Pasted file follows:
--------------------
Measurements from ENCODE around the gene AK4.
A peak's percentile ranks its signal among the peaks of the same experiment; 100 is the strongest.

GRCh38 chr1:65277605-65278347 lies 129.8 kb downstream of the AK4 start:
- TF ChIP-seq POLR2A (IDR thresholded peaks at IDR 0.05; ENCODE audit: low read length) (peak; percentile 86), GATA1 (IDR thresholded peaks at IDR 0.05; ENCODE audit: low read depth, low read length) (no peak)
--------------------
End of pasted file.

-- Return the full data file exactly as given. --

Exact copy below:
Measurements from ENCODE around the gene AK4.
A peak's percentile ranks its signal among the peaks of the same experiment; 100 is the strongest.

GRCh38 chr1:65277605-65278347 lies 129.8 kb downstream of the AK4 start:
- TF ChIP-seq POLR2A (IDR thresholded peaks at IDR 0.05; ENCODE audit: low read length) (peak; percentile 86), GATA1 (IDR thresholded peaks at IDR 0.05; ENCODE audit: low read depth, low read length) (no peak)